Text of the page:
“Solar salamander” crosses symbiotic boundaries

Scientists have recently discovered the first example of a plant living symbiotically within a vertebrate, broadening our understanding of what sorts of symbioses are possible.

The spotted salamander Ambystoma maculatum is known to engage in a symbiotic relationship with the algae Oophila amblystomatis during embryonic development. Developing salamander eggs are covered in an algae-filled slime. The embryos produce nitrogen-rich waste, which the algae use for nutrition. In turn, the algae increase the amount of oxygen available to A. maculatum through photosynthesis.

This mutualistic relationship has long been understood. Recently, transmission electron microscopy, a high resolution microscopic imaging technology, has revealed O. amblystomatis cells residing within salamander embryos. Time-lapse videos of embryonic development reveal a fluorescent green flash occurring within an embryo as its nervous system forms.

There is evidence that these symbiotic algae may be maternally derived- they are the same algae that occur in female oviducts, where the embryo-encompassing jelly sacs form.

This unique symbiosis may provide insight into the early formation of eukaryotic cells. Chloroplasts, the principle photosynthetic organelle in plant cells, are thought to be the product of an ancient symbiosis between a free-living photosynthetic prokaryote and a larger proto-cell.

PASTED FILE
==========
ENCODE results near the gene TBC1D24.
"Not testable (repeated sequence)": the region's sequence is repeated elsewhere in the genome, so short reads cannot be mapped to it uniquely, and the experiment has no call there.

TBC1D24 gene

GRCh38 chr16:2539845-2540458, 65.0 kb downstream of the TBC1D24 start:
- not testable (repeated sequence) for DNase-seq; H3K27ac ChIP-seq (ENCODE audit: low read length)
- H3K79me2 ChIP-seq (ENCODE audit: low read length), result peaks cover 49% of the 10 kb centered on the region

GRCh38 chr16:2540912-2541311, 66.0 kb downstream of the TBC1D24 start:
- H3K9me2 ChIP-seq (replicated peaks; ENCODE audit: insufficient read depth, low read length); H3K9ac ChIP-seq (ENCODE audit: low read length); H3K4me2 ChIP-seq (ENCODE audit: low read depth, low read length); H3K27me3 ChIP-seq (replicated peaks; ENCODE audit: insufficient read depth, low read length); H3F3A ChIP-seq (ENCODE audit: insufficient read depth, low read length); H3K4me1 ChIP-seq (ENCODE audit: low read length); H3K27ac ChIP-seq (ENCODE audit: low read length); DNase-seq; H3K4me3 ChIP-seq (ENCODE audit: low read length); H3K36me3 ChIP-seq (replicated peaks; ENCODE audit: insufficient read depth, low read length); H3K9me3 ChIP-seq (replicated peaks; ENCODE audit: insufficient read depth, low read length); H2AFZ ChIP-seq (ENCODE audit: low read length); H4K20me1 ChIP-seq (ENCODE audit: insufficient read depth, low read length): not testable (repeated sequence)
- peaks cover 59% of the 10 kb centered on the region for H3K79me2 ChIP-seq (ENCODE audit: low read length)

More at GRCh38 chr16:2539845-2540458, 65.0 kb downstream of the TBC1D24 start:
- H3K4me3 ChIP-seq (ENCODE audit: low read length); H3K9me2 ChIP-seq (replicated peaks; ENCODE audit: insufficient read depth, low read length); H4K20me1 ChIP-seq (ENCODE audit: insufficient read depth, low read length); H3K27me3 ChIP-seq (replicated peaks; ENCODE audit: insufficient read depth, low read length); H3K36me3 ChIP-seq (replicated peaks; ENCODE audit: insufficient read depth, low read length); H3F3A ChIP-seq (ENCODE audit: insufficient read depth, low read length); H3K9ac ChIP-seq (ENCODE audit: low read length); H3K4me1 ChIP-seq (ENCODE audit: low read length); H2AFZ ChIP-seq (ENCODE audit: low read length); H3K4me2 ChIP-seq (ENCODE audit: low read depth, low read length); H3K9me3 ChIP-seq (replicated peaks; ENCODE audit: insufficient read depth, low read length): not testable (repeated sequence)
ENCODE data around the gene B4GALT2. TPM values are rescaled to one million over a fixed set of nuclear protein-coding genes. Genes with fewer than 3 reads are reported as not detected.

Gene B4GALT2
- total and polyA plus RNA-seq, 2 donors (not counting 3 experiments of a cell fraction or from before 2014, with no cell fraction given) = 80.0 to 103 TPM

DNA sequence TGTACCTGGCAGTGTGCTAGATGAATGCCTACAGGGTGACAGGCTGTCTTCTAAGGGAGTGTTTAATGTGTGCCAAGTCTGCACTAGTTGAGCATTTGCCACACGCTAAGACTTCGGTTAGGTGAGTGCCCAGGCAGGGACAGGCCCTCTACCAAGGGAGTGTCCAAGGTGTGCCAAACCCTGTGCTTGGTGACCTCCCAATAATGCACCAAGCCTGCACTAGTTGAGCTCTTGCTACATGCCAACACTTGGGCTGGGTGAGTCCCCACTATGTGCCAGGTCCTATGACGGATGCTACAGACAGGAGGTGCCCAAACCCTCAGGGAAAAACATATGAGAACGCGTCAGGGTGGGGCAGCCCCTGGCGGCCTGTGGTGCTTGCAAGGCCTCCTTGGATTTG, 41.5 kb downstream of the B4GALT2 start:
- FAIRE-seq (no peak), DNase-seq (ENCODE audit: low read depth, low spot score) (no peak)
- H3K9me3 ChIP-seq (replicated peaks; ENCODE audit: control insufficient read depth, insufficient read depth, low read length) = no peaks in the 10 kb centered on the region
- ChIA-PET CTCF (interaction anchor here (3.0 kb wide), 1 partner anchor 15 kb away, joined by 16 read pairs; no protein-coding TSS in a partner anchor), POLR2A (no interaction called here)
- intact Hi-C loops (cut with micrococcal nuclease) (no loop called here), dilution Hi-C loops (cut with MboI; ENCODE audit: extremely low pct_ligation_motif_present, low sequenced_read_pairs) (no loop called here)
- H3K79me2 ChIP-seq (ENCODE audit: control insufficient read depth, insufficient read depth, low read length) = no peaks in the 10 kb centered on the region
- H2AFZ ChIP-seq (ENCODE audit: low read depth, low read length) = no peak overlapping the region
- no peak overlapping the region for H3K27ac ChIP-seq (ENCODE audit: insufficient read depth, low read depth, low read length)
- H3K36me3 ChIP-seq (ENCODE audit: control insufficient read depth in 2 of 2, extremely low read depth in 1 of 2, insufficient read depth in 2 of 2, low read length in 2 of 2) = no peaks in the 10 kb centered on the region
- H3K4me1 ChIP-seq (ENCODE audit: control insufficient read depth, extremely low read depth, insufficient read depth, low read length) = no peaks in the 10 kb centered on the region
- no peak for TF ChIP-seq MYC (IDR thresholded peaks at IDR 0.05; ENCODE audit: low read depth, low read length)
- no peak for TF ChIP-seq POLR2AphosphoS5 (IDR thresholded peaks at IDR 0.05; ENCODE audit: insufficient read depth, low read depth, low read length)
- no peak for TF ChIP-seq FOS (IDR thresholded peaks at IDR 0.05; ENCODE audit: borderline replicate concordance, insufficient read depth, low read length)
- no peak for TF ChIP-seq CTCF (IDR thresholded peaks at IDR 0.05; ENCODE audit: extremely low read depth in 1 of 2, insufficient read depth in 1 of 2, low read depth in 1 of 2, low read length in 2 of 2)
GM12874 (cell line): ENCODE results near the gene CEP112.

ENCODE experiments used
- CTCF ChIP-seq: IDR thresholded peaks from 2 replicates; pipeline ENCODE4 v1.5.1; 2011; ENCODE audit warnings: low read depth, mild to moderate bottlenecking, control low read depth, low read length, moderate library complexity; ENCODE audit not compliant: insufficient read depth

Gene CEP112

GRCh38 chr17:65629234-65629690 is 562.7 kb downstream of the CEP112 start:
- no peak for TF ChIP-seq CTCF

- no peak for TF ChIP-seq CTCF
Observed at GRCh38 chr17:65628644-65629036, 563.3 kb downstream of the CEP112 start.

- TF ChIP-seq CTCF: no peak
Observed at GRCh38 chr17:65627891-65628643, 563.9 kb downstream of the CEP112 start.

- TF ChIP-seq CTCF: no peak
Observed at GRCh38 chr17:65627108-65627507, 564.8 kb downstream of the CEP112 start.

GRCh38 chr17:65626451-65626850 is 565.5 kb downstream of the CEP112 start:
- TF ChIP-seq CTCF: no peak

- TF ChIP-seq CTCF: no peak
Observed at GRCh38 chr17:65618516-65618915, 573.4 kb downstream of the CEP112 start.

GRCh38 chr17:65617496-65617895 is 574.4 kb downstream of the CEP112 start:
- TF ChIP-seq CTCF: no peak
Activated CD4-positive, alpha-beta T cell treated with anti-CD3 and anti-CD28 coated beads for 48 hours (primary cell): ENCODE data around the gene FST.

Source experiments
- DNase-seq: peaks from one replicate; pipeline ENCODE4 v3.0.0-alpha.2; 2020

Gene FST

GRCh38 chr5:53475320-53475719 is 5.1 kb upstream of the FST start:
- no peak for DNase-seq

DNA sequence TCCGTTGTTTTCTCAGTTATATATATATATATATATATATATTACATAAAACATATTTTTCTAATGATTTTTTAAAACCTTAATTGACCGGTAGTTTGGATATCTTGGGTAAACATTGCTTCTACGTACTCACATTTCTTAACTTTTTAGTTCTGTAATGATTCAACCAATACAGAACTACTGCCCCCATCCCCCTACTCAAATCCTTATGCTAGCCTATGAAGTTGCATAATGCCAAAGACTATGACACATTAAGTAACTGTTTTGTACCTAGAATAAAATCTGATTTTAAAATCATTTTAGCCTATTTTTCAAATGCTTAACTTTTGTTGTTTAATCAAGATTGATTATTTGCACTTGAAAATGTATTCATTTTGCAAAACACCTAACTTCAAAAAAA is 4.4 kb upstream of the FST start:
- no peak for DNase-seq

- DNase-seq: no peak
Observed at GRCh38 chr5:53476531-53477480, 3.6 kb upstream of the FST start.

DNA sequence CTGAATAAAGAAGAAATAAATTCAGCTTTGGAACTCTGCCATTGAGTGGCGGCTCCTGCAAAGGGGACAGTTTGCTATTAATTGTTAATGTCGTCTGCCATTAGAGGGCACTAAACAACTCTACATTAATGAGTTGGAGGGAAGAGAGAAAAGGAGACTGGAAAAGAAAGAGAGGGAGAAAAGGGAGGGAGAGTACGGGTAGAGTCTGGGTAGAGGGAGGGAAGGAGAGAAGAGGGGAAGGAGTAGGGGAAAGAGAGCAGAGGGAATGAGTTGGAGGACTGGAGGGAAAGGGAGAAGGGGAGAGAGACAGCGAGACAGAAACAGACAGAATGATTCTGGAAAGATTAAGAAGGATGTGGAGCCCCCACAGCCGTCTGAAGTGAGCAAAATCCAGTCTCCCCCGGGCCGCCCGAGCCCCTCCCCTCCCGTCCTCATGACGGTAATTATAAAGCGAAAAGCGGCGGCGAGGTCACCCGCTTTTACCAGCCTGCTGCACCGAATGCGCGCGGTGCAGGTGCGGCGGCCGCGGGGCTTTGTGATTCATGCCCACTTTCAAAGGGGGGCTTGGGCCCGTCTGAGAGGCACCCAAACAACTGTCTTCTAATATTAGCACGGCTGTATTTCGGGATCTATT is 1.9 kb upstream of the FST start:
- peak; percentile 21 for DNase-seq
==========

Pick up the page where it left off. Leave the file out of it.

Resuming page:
Credit:  Petherick, A. A solar salamander. Nature News. Nature. 30 July 2010.


4 thoughts on ““Solar salamander” crosses symbiotic boundaries”

  1. Holy crap, that’s awesome. I’d heard about algae-jellyfish symbiosis, but this is definitely another level of cool. Why do you think this kind of symbiosis happens so infrequently in nature?

    1. Well the main reason scientists had believed a plant-vertebrate symbiosis to be impossible is because of vertebrate immune systems. Generally, the immune system of a salamander would know to recognize and attack such a foreign cell. The fact that the symbiosis can exist suggests a long-standing coevolutionary relationship, and probably some pretty strong selective pressure on the salamander population to repress its immune response toward these particular algae cells.

    1. not an animal, a very simple/early skeleton version of a basic eukaryotic cell. not much more than a lipid membrane and some nutrients inside. I’ll look into early cell evolution a bit more and get back to you!

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